If you refer back to Listing 2, you’ll see that I include the xmlns attribute in the <People> element, the XML document’s root element. The xmlns attribute refers specifically to the default namespace defined in the XSD schema. Now any elements I include in my XML instance will apply to that namespace.

Because I’ve created a typed variable, I must also ensure that my XML document conforms to the format defined in the XSD schema. That means, for example, my <People> element must contain at least one instance of the <Person> child element, and each instance of the <Person> element must contain one instance of the <FirstName> element, one instance of the <LastName> element, and zero to five instances of the <FavoriteBook> element. In addition, each <Person> element must include an id attribute.

When I executed the statements in Listing 2, I was able to successfully assign my XML instance to the @xml variable, which means that the XML instance had been properly formatted, as evidenced by the value returned by the SELECT statement (shown in Listing 3).

<!-- A list of current clients -->
<People xmlns="urn:ClientInfoNamespace">
  <Person id="1234">
    <FirstName>John</FirstName>
    <LastName>Doe</LastName>
  </Person>
  <Person id="5678">
    <FirstName>Jane</FirstName>
    <LastName>Doe</LastName>
    <FavoriteBook>Crime &amp; Punishment</FavoriteBook>
  </Person>
</People>

Listing 3: The XML instance stored in the @xml variable

As you would expect, the XML instance is returned in its entirety, including the xmlns attribute and its reference to the XSD default namespace.

A typed XML object ensures that your XML instance is correctly formatted. If it’s not, SQL Server will return an error. For example, the code shown in Listing 4 declares a typed XML variable, but this time tries to assign an improperly formatted XML document to the variable.

DECLARE @xml XML(ClientInfoCollection)
SET @xml = 
  '<?xml version="1.0" encoding="UTF-8"?>
  <!-- A list of current clients -->
  <People xmlns="urn:ClientInfoNamespace">
    <Person id="1234">
      <FirstName>John</FirstName>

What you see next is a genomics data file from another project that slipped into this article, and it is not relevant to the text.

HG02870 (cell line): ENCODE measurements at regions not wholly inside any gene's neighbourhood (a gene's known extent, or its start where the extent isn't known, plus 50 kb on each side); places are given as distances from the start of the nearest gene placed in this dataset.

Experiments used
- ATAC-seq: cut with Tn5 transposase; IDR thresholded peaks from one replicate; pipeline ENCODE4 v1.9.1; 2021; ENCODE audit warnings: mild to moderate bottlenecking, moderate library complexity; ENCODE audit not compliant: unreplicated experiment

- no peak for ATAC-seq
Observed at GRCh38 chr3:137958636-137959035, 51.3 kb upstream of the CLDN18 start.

<MiddleInit>T</MiddleInit>
      <LastName>Doe</LastName>
    </Person>
    <Person id="5678">
      <FirstName>Jane</FirstName>
      <LastName>Doe</LastName>
      <FavoriteBook>Crime &amp; Punishment</FavoriteBook>
    </Person>
  </People>'

Listing 4: Assigning an improperly formatted XML instance to a typed XML variable

In this case, the first instance of the <Person> element includes the <MiddleInit> child element, which is not specified in the XSD schema. As a result, when I try to run the SET statement, SQL Server returns the error shown in Listing 5.

Msg 6965, Level 16, State 1, Line 2
XML Validation: Invalid content. Expected element(s): '{urn:ClientInfoNamespace}LastName'. Found: element '{urn:ClientInfoNamespace}MiddleInit' instead. Location: /*:People[1]/*:Person[1]/*:MiddleInit[1].

Listing 5: Error returned as a result of an improper element

As the error indicates, the XML parser expected the <LastName> element to follow the <FirstName> element, but instead found <MiddleInit>, which of course doesn’t belong there.

But non-defined elements are not the only problem. Because the XSD schema defines the <Person> element as a complex type and qualifies the type with the <xsd:sequence> element, introducing the child elements in the wrong order also causes the parser to generate an error. For example, in Listing 6, I switch the <FirstName> and <LastName> elements in the first instance of the <Person> element.

DECLARE @xml XML(ClientInfoCollection)
SET @xml = 
  '<?xml version="1.0" encoding="UTF-8"?>
  <!-- A list of current clients -->
  <People xmlns="urn:ClientInfoNamespace">
    <Person id="1234">
      <LastName>Doe</LastName>
      <FirstName>John</FirstName>
    </Person>
    <Person id="5678">
      <FirstName>Jane</FirstName>
      <LastName>Doe</LastName>
      <FavoriteBook>Crime &amp; Punishment</FavoriteBook>
    </Person>
  </People>'
SELECT @xml

Listing 6: Listing elements in the wrong order in an XML instance

Again, the XML parser chokes when it doesn’t get what it expects. When the order is changed, SQL Server returns the error shown in Listing 7. The XML parser expects the <FirstName> element but instead gets the <LastName> element, so an error is returned.

Msg 6965, Level 16, State 1, Line 2
XML Validation: Invalid content. Expected element(s): '{urn:ClientInfoNamespace}FirstName'. Found: element '{urn:ClientInfoNamespace}LastName' instead. Location: /*:People[1]/*:Person[1]/*:LastName[1].

Listing 7: Error returned as a result of specifying elements in an incorrect order

Although storing data as typed XML might seem like more trouble than it’s worth, it does in fact help to optimize queries, data storage, and data modification. So if you have an XSD schema available, it’s worth adding it to a collection and implementing typed XML objects.

XML Documents and Fragments

There’s one other aspect of working with typed XML that’s worth mentioning. SQL Server distinguishes between XML documents and XML fragments. A document is an XML instance that has one root element, as you saw in the examples above. An XML fragment does not have this restriction. The XML must still be well formed, but it can have multiple root elements.

By default, SQL Server lets you store both documents and fragments in an XML object. However, if the object is typed, you can specify that it store only documents.